The workers’ comp case that San Luis Obispo won’t discuss

October 27, 2010

By KAREN VELIE

San Luis Obispo city officials are refusing to answer questions about a workers’ compensation claim filed on behalf of San Luis Obispo Fire Chief John Callahan, who died last summer, slated to cost the taxpayers about $7,000 per month.

Information about workers compensation claims is supposedly open to the public. CalCoastNews has contacted multiple San Luis Obispo city hall staff, city council members, and state employees, none of whom will comment on the Callahan case.

In refusing comment, these officials are either claiming the issue is covered under privacy laws, are declining to discuss the filing or are failing to return emailed questions from CalCoastNews.

Callahan, 61, died suddenly of a heart attack on Aug. 18 while playing baseball on a city soft ball league. Participants in the league are required to sign a waiver in order to protect the city and other public entities from monetary claims.

“In consideration of participating in the San Luis Obispo Parks and Recreation Softball League, I hereby waive, release, and discharge any and all claims for damages, death, personal injury, or property damage which I may have, or which may hereafter accrue to me, as a result of my participation in said program,” the waiver says.  “It is further understood that this waiver, release, and assumption of risk is to be binding on my heirs and assigns.”

After 32 years with the Los Angeles Fire Department, Callahan retired as a deputy chief and began drawing his retirement of approximately $170,000 a year. Then in Nov. 2005, Callahan was appointed San Luis Obispo fire chief and continued to draw his retirement plus his chief’s salary.

In order to be fully vested in CalPERS, a worker has to have been employed by an agency for five years. Callahan was about 10 weeks shy of five years when he passed away.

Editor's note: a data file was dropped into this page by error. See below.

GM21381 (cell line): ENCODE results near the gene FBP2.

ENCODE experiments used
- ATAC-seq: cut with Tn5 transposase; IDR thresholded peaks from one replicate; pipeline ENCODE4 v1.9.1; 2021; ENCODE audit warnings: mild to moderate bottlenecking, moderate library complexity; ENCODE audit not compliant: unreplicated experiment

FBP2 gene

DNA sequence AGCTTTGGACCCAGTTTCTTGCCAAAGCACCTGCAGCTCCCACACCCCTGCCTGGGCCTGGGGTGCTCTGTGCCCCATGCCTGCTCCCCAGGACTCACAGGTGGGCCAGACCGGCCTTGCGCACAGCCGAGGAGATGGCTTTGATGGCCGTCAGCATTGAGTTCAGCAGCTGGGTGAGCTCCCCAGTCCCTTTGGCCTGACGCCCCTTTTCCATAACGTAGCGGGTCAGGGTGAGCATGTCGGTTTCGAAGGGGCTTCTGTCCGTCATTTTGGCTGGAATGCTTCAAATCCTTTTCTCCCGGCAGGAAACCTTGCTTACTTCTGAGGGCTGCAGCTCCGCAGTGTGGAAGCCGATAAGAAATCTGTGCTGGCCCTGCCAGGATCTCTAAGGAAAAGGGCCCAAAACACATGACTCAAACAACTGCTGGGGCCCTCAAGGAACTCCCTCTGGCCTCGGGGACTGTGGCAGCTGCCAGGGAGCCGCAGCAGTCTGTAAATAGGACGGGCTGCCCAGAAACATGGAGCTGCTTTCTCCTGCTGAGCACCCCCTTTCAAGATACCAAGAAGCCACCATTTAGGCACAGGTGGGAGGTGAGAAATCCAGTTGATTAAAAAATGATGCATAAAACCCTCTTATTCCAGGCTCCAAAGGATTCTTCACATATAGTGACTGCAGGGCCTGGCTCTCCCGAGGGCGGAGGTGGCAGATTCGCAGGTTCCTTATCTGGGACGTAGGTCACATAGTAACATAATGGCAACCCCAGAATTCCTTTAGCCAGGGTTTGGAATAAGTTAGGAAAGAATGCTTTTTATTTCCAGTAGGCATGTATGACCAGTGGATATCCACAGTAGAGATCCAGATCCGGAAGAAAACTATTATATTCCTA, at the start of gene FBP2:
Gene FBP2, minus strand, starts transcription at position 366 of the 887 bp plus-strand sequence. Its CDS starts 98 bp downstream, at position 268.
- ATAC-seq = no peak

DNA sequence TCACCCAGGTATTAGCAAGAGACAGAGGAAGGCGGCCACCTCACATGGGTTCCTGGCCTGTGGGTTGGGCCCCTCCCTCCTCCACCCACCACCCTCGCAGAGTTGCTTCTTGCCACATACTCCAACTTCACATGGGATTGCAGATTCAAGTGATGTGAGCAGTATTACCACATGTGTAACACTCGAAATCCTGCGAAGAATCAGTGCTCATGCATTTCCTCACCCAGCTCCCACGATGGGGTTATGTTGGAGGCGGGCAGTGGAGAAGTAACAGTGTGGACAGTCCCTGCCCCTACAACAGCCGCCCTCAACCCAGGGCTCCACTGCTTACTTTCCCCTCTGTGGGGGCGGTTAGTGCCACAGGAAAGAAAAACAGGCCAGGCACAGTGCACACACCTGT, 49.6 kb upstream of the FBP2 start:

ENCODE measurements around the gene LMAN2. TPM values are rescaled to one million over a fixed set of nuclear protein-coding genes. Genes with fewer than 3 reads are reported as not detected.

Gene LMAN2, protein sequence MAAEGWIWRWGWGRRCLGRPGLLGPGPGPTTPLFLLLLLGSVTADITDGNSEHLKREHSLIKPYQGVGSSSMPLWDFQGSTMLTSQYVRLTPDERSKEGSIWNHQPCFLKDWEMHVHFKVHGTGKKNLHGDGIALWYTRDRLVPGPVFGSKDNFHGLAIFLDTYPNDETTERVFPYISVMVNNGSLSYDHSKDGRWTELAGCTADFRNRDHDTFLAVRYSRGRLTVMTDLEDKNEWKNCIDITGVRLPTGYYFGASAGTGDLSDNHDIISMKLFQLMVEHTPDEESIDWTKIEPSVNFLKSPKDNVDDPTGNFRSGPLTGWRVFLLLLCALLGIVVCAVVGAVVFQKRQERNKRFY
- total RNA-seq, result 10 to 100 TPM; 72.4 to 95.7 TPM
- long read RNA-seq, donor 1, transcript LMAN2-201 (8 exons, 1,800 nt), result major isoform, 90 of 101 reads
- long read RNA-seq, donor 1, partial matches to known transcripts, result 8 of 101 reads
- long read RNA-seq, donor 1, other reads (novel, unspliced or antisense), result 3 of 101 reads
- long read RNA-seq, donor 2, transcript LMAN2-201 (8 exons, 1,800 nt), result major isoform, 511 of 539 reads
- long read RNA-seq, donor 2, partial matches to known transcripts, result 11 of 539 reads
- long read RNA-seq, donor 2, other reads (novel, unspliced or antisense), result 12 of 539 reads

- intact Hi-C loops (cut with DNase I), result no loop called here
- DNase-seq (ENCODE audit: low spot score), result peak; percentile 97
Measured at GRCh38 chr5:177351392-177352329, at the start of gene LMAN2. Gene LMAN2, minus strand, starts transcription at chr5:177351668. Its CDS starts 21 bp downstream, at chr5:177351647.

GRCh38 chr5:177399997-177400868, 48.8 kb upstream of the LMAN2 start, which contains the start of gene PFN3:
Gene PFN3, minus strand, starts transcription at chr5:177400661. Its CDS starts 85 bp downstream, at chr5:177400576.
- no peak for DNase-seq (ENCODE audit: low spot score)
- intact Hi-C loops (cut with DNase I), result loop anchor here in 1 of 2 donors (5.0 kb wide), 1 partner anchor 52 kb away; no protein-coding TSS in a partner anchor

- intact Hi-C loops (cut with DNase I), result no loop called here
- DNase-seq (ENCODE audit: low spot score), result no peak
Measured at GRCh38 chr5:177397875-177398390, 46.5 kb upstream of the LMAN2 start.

If he is not awarded workers compensation, Callahan’s widow will continue to receive his retirement from Los Angeles and about $1,500 a month from his time in San Luis Obispo.

However, if it is determined Callahan was on the job when he suffered a heart attack or that the heart attack was caused from his work as a fire fighter, his widow could be eligible for a workers compensation claim of tax free compensation.

California workers compensation consultant Tim Brown said that information on workers compensation claims is public, but in this case, a request would have to be mailed and he expected a lengthy reply period.

“I’ve already had my hand slapped for talking about this,” Brown said, referring to the Callahan case. He referred all press inquiries to the department’s public relations person–who just happens to be out of the office this week.


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bobfromsanluis

As has been pointed out here already by others, let’s not jump to the conclusion that Mr. Callahan’s widow was the person who started the ball rolling on filing this claim; I do agree with the outrage about how much this will cost the city of San Luis however. Certainly $15,000 a month should be enough for someone to live on (we should all be so lucky) and I do not begrudge Mrs. Callahan for what is rightfully hers, it is just that our city cannot keep on paying out to pensions and settlements like the additional amount that is being asked for in this case. Most likely the city officials involved in this are attempting to keep it under wraps due to citizen outrage that is justifiable at the amount and the timing, but mostly because if the rules were being followed, Mr. Callahan was not eligible based on his time that he served. I understand that he was close, and if it were ten days or two weeks, maybe one could argue that it would be okay to go around the time factor; but ten weeks? As someone else here asked, would the city be so forthcoming for someone in a lower position?